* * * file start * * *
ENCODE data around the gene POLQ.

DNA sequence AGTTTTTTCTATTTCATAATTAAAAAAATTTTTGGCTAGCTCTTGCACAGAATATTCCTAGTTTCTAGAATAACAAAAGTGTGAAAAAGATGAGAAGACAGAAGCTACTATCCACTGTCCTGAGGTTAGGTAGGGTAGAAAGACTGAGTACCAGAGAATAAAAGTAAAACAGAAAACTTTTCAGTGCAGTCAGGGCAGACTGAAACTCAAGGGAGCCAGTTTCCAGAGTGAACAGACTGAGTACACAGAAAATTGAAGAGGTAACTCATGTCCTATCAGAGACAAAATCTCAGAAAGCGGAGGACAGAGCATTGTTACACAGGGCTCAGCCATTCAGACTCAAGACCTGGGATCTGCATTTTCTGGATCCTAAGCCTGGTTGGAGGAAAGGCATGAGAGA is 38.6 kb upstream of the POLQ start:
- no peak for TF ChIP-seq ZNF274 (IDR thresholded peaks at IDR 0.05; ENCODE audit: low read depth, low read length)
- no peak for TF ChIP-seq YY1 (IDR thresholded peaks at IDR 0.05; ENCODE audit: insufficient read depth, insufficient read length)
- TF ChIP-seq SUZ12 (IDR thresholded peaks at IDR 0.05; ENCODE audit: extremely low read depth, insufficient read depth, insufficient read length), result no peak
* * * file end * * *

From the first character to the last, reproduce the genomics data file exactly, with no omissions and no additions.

ENCODE data around the gene POLQ.

DNA sequence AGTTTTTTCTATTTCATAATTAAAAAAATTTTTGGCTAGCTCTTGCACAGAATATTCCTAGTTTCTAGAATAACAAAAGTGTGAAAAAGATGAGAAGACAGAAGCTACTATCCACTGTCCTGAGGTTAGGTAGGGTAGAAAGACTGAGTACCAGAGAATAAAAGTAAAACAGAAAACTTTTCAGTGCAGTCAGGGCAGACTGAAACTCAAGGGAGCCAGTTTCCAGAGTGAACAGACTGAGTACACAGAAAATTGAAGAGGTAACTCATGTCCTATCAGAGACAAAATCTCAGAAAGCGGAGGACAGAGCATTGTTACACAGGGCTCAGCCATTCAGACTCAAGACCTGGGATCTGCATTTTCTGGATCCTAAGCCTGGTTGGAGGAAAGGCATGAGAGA is 38.6 kb upstream of the POLQ start:
- no peak for TF ChIP-seq ZNF274 (IDR thresholded peaks at IDR 0.05; ENCODE audit: low read depth, low read length)
- no peak for TF ChIP-seq YY1 (IDR thresholded peaks at IDR 0.05; ENCODE audit: insufficient read depth, insufficient read length)
- TF ChIP-seq SUZ12 (IDR thresholded peaks at IDR 0.05; ENCODE audit: extremely low read depth, insufficient read depth, insufficient read length), result no peak